Currently Maersk has a market cap of some $28 billion and trades at a 25% discount to its equity, with profit guidance of above $3 billion for 2012.

    One could argue that the real comps of Maersk are other global liners listed in non-U.S. exchanges, such as the Japanese lines (MOL, NYK), Hanjin, Cosco or OOCL (and they directly compete for debt capital with non-listed CMA CGM and MSC). However, Maersk also has segments that are directly comparable to individual companies listed in the U.S. (containership, oil and gas, oil drilling, tanker and terminal operators), and some of the latter ones currently enjoy very favorable valuations and prospects.

    A comparison of the Maersk Drilling business with the likes of Transocean, Seadrill and Pacific Drilling would show a huge value in the making, and the oil business is being transformed from a huge cash-cow to a top independent E&P company.

    The comparison with the small U.S.-listed containership providers above is a reminder to investors that what they take for granted in the gung-ho U.S. markets is not the global standard and that opportunities for much safer long-term investments exist elsewhere.

    Themes: Long Ideas, Shipping Stocks: AMKAF, GSL, DAC, DCIX, CMRE
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  • Adjusted Return
    , contributor
    Comments (359) | Send Message
     
    Author’s reply » Last week (26Sep2013) Maersk Group held its second Capital Markets Day. A set of extremely polished presentations can be found at http://bit.ly/1fxtIXi and at Maersk's website.

     

    35% up from last year, and despite accounting and business conservatism, the group appears now to be a really hold forever stock.

     

    Today's market cap is $40 billion, equal to Q2 equity (at today's DKK/USD exchange rate). They earned $1.6 billion in H1 and they have guided to a $3.5b overall profit for 2013.

     

    With an official investment grade rating (BBB+) growth in the terminal, oil and drilling segments will be supported with very cheap financing.

     

    Its fourth world-class business segment, the flagship Maersk Line, has turned profitable and will be further cutting costs over the next years (including by redelivering expensive charter-ins).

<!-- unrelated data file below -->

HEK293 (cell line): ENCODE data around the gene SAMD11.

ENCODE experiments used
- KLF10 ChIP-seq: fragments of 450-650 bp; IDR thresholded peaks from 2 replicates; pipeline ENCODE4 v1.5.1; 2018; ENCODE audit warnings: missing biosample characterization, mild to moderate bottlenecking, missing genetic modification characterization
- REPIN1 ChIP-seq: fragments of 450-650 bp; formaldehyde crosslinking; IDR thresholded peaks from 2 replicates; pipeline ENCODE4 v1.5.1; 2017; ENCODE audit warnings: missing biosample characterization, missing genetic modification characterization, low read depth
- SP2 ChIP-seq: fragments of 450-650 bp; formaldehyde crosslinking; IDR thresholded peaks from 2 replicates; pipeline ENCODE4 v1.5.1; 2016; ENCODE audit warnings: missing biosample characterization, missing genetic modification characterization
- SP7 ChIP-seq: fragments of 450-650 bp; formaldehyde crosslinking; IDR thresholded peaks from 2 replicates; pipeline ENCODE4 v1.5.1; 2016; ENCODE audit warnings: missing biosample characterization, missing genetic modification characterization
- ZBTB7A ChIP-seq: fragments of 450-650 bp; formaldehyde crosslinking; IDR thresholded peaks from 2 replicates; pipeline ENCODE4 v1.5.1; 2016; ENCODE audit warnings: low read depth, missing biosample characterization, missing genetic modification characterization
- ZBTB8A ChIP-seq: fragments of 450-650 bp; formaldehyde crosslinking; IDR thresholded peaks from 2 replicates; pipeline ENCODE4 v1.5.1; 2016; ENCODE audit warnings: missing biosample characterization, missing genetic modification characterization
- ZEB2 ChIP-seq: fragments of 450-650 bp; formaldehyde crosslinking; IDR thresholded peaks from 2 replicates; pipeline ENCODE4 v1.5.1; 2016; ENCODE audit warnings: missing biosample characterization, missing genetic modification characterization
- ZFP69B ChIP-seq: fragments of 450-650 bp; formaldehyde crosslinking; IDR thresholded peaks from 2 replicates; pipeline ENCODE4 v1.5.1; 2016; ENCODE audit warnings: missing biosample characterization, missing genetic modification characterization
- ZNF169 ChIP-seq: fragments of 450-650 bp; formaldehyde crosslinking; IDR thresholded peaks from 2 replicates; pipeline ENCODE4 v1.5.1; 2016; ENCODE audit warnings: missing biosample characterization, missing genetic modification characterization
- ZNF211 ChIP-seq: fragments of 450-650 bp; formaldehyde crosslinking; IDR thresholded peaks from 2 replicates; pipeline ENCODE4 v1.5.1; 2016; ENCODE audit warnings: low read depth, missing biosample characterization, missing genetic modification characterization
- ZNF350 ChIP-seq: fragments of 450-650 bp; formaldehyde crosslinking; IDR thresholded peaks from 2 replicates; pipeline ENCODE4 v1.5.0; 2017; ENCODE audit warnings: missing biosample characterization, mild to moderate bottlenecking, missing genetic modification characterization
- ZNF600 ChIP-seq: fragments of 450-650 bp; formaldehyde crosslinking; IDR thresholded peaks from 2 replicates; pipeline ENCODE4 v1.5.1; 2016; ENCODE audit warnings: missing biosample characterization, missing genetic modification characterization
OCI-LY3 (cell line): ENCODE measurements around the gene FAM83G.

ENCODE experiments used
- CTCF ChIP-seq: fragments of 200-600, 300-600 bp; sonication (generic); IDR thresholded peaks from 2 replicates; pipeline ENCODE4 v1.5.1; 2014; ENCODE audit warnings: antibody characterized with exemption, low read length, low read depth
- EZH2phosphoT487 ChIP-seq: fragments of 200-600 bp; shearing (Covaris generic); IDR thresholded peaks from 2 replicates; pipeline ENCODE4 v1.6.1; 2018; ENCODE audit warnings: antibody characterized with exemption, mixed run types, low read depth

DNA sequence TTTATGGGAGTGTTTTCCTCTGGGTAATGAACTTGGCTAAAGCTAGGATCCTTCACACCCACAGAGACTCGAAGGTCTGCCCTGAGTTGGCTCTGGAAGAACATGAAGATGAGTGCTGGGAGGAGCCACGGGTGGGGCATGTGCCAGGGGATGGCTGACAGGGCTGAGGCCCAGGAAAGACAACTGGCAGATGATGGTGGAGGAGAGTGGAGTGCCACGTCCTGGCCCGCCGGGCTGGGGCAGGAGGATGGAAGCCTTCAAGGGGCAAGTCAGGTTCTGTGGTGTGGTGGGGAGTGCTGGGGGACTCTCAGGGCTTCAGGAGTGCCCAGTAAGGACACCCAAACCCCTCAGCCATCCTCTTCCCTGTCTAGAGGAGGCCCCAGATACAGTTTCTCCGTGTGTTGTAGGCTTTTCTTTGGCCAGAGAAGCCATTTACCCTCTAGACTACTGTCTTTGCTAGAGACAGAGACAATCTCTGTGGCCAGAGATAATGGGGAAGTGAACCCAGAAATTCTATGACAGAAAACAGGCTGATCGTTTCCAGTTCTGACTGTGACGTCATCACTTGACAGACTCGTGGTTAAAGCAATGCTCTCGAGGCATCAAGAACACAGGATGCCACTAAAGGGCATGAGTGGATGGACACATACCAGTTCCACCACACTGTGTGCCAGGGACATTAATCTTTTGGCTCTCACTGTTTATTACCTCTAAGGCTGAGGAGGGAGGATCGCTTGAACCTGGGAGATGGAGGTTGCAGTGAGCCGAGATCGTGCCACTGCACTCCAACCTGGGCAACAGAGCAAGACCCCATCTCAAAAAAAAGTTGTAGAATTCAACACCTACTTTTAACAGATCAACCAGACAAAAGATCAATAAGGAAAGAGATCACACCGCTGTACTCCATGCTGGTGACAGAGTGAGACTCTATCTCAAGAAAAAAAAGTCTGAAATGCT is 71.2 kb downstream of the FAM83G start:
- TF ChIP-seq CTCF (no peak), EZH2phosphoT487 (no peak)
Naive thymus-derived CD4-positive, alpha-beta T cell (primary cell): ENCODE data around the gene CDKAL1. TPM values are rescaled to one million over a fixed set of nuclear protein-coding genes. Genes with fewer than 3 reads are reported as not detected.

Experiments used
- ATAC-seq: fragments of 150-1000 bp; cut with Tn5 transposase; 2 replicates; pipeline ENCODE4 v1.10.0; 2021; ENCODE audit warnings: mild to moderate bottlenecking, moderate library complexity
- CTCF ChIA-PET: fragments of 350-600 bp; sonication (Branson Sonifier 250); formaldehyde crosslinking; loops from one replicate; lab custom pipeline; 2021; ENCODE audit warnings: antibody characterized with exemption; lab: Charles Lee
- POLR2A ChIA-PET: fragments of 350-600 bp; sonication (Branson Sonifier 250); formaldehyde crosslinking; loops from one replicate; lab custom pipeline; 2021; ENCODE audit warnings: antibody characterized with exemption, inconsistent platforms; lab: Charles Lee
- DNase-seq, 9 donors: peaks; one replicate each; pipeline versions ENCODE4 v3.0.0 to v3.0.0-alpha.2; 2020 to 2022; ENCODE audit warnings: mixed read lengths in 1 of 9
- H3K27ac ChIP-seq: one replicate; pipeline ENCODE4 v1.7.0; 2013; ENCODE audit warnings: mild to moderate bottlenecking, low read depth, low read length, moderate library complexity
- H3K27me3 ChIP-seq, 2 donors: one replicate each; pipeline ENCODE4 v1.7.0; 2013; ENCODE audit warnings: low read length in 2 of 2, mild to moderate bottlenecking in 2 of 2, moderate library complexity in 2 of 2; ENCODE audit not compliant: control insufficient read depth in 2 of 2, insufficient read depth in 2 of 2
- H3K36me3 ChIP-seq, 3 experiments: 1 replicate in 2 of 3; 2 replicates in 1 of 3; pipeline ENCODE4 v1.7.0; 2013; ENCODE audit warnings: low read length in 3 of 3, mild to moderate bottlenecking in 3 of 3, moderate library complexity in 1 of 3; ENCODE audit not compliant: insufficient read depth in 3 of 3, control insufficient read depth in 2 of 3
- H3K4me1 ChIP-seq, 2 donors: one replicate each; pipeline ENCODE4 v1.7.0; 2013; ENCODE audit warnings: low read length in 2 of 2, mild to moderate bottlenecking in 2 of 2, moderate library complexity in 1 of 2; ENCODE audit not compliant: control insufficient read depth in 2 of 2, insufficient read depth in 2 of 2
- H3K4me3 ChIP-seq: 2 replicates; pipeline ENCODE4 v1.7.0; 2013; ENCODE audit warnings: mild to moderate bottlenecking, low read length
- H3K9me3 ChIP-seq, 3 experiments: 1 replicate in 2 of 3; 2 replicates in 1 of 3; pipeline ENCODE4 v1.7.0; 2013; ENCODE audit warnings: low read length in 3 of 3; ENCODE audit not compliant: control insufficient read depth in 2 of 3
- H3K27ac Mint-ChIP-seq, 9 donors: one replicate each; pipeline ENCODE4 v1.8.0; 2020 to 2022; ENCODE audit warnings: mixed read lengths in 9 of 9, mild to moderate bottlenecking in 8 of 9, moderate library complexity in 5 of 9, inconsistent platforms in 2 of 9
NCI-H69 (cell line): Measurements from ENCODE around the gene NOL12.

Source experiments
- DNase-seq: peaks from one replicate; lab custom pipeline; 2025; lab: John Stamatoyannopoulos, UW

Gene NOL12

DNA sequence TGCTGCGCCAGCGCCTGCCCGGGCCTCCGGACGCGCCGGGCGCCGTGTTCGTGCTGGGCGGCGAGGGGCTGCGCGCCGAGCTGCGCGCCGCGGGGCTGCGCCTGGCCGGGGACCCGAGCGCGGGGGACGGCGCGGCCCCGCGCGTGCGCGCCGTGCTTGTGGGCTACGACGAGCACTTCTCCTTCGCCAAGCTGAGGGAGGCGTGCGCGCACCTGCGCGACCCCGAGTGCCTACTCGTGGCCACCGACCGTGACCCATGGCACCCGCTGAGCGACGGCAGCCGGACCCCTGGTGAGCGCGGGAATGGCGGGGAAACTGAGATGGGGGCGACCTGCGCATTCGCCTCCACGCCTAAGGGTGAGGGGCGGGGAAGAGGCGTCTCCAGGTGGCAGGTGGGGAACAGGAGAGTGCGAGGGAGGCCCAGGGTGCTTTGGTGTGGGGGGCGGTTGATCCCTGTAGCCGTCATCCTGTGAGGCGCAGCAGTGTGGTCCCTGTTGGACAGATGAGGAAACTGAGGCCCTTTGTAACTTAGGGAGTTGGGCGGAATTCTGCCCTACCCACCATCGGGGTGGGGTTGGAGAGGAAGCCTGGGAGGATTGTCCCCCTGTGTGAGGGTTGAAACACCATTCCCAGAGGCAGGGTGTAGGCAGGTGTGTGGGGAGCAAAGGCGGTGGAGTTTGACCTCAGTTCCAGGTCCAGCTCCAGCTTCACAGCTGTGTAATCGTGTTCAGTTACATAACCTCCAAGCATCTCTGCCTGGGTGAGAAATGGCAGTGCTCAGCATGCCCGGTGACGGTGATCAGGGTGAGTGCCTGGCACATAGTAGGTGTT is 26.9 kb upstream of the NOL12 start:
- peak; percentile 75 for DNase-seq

A collection of other shipping business (including tankers, offshore supply and logistics) will start to break even - and by selling its VLCCs the company will then increase its leading presence in product tankers.

     

    Investment assets with an enterprise value of up to $8 billion can be gradually sold off. Just the market value of the holding in Danske Bank is over $4.3 billion.

     

    I don't see another 30% next year but still a steady and quite riskless investment.
    28 Sep 2013, 08:48 AM Reply Like
  • Adjusted Return
    , contributor
    Comments (359) | Send Message
     
    Author’s reply » Maersk Group is another 20% up since the last post. They did sell their VLCC fleet to Euronav, coincidentally another favourite company (and stock), and today they announced that they are selling their supermarket chain, one of the non-core investment assets mentioned above - http://bit.ly/1aDni1w.

     

    The accounting gain from the supermarket deal will be around USD2.5 billion, once again showing a very conservative set of book values (in particular since the supermarket assets have been held for a very very long time). Free cash will be more than USD3 billion. As current equity capex and lease obligations are easily covered from operating cash flow, looks like some of the extra cash can supplement an already healthy dividend.

     

    The all-time high for Maersk Group is about DKK730000, from 2007. 2014 will be challenging in that the container business still battles with oversupply, the drilling business will see a lot of new deliveries and cost inflation and the oil and gas business still looks for the big new discovery. But with a jump to DKK630000 and exceptional and profitable performance during the hard times, this company is a solid long-term portfolio pillar.
    7 Jan, 04:59 AM Reply Like
  • Adjusted Return
    , contributor
    Comments (359) | Send Message
     
    Author’s reply » Just as the market was pushing Maersk's excellent Q1 results (http://bit.ly/1lEZWNa) to almost all-time highs, the news that China blocked the P3 shipping alliance dropped the stock yesterday over 6% - http://bloom.bg/1pEGHLf.

     

    P3 had already been approved by the US and EU authorities, and perhaps the market had priced the related cost savings in the recent run-up.

     

    Maersk doesn't need P3 to reach a steady, high group profitability of >$5B annually. The liner business is already highly profitable while most competitors are struggling with low freight rates in an oversupplied market. The big investments in oil and gas and the drilling business are paid by internally generated cashflows, and after a slow 2014 will return high profits. But also the spread for the Maersk bonds is ridiculously low - a new issue is coming up which will be close to free cash. The firepower for any type of investment in any downturn is enormous.

     

    I had to buy the dip yesterday, even if it was not at the day lows. See you after Q2.
    18 Jun, 06:48 PM Reply Like